Socratic Seminars in Teacher Training

Objectives (of the activity):

By the end of the activity the participants are expected to develop an understanding of major problems in the education system, discuss specific examples in detail, listen to cases unfamiliar to them, inquire into others’ experiences, suggest and discuss solutions from multiple aspects.

Materials: The activity can be designed based on the participants’ anecdotes, education related movies, TED talks or articles.

Procedure:

Socratic Seminars are suitable for experienced, novice or preservice teachers. They are simple discussion circles that centre on critical thinking where participants question others comments in a non-confrontational way in order to better understand and relate to them. Typical questions are: What do you mean by? How does this relate to our discussion/ issue? If this is the case, then what else also must be true? Why do you think the assumption holds here? Could anyone else see this another way? Why? Why is this question important?

The participants are first familiarised with the format. They must build on others’ opinions, cite their sources, provide specific examples, and be open-minded. The discussion differs from a debate in that there is no argument and civility is of utmost importance. Participants are asked not to dominate the discussion and to be supportive of friends who are hesitant to join. Hostile exchanges are not permitted. Maintaining eye contact with the person you are talking to and addressing others by their names are encouraged. The participants question each other in a polite manner using appropriate language. They take turns by using turn taking expressions.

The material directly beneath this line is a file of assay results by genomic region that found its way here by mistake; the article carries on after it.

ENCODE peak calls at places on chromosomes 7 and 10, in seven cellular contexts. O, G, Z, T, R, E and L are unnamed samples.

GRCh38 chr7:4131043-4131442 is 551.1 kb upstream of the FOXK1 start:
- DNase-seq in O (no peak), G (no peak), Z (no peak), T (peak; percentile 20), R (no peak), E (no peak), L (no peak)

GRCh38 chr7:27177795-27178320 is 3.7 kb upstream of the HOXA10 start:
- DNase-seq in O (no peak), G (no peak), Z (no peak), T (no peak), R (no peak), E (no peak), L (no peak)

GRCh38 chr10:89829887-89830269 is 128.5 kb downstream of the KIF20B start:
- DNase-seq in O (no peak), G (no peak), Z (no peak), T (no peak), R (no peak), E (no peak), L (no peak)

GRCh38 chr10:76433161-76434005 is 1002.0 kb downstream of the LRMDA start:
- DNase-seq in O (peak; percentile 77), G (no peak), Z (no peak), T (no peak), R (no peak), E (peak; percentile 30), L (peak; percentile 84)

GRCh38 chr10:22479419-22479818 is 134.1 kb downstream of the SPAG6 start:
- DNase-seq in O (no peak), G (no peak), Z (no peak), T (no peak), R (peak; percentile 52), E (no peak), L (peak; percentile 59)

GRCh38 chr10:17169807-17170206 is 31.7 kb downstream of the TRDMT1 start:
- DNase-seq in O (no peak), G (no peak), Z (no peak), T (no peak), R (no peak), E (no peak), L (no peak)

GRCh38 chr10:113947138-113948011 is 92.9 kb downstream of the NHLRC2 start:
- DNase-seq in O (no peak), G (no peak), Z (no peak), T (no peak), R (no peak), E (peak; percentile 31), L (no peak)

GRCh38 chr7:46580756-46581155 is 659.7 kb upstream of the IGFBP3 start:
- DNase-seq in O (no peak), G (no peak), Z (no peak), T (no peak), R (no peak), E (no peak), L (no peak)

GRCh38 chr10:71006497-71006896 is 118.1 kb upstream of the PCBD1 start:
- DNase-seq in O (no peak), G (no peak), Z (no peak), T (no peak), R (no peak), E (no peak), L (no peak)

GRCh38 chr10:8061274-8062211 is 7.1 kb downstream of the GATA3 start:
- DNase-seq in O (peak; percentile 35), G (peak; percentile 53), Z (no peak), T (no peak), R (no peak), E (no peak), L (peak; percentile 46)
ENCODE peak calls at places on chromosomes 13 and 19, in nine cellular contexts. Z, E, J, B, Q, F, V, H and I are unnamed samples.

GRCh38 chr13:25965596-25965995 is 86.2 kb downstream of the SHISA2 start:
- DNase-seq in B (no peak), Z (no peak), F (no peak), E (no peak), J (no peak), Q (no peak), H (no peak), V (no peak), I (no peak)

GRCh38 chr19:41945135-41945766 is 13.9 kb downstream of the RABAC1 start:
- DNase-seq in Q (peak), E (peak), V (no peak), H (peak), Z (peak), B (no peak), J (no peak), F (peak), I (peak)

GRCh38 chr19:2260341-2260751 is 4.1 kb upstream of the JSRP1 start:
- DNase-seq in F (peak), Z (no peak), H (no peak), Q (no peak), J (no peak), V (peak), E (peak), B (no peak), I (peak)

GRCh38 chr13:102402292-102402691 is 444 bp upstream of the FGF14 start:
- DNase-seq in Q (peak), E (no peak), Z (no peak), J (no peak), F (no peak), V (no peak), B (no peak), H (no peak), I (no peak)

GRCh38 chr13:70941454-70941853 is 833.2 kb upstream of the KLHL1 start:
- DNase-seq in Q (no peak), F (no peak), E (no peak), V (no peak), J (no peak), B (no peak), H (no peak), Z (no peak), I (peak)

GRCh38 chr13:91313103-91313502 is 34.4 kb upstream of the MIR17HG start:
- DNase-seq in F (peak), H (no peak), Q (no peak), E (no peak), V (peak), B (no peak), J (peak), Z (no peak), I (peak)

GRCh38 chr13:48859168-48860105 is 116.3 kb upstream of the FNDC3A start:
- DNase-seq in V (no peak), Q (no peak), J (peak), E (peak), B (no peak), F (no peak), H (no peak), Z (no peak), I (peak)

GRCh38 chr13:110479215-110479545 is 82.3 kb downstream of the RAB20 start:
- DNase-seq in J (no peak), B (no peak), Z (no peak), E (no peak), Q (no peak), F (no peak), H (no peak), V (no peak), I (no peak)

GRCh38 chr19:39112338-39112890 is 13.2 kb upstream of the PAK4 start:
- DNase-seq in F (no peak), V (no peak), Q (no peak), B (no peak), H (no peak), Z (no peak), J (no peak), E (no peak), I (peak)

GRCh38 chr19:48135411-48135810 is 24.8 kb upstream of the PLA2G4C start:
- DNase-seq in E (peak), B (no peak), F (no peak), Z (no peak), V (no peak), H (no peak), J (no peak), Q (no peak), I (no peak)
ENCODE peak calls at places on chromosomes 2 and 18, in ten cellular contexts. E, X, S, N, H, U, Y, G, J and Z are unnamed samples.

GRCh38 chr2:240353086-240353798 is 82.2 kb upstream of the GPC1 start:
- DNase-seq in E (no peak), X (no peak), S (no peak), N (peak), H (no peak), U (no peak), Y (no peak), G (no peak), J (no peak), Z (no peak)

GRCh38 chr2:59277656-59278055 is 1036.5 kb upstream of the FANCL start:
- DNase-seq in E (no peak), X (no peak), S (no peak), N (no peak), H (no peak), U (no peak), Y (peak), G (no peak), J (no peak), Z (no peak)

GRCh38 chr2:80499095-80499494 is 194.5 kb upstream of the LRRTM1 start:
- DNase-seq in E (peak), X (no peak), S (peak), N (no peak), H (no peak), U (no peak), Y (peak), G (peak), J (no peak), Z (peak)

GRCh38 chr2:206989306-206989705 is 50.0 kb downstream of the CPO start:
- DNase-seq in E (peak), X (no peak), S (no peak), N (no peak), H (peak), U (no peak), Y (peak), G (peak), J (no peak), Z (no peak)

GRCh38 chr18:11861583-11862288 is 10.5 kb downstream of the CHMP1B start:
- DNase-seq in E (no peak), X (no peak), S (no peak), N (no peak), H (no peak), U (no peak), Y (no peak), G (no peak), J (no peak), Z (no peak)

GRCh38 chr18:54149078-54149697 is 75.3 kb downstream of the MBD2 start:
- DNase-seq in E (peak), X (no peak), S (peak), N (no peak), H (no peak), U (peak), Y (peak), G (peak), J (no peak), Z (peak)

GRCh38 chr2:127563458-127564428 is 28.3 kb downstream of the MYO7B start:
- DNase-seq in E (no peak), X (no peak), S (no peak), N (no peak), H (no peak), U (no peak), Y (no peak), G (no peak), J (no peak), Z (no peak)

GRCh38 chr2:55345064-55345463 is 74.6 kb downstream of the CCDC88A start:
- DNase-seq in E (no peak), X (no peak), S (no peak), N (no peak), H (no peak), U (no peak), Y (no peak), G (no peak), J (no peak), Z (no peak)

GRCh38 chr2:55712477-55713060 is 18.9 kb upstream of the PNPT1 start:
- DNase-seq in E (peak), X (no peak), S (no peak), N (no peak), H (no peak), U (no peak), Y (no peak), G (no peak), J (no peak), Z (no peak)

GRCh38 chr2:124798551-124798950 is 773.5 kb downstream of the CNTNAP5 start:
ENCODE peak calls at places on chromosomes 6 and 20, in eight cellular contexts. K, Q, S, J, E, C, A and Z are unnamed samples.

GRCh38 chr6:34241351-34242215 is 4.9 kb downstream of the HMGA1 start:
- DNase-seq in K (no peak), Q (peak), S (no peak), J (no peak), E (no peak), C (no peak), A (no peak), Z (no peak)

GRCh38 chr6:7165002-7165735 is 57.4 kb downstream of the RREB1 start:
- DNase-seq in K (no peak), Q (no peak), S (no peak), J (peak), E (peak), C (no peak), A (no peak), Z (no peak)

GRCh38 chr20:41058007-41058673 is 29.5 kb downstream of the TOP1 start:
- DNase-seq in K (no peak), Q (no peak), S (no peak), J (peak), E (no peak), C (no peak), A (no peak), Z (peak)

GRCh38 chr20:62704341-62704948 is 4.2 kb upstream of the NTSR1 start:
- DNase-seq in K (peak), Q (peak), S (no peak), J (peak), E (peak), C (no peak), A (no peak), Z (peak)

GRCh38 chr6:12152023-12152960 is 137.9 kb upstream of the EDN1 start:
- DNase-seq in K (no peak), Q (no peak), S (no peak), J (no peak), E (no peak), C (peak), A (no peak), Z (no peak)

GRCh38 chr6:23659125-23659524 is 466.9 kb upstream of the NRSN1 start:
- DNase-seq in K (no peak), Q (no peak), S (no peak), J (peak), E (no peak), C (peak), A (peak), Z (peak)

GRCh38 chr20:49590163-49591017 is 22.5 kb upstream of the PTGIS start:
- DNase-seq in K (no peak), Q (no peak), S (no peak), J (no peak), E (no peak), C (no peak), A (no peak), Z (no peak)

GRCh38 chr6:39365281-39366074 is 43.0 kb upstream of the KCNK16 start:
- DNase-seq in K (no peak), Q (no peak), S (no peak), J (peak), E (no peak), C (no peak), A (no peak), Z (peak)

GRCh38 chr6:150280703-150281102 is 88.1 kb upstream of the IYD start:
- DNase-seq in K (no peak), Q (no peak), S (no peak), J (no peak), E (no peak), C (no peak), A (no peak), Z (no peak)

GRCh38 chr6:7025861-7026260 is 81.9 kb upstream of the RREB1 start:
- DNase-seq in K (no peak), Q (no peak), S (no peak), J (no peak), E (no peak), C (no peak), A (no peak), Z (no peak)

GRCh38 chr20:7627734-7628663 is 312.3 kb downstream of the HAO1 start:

The participants sit in two circles, one inside the other. Each participant in the inside circle pairs with a participant from the outside. An ideal Socratic Seminar is with 5-15 people. Those on the inside discuss while the outside follow attentively and send notes to their friend to support them with points for discussion. The circles can switch places during the seminar. Questions about the material or participants’ own experiences are displayed for all to see. The trainer does not participate in the discussion but is responsible for displaying the questions.

The following can trigger discussion of participants’ personal experiences and opinions:

  • What is one specific example of a case where you had to adapt to the school system when it didn’t actually fit your individual features?
  • In retrospect, what do you think are some of the strategies you used to deal with the situation you weren’t comfortable with?
  • What do you think can be done to change the situation that you talked about?
  • Do you believe that it is the teachers’ responsibility to be familiar with students’ extracurricular life?
  • What can be done to prevent unfair treatment of certain students from ‘otherized’ groups in educational settings?
  • Would you be for or against assessing students on their effort rather than performance?
  • What defect is inherent in purely traditional education?

 

Name of the contributor: Seher Balbay

Institution: Middle East Technical University

By |2019-11-29T09:57:11+00:00November 29th, 2019|Best Practices|0 Comments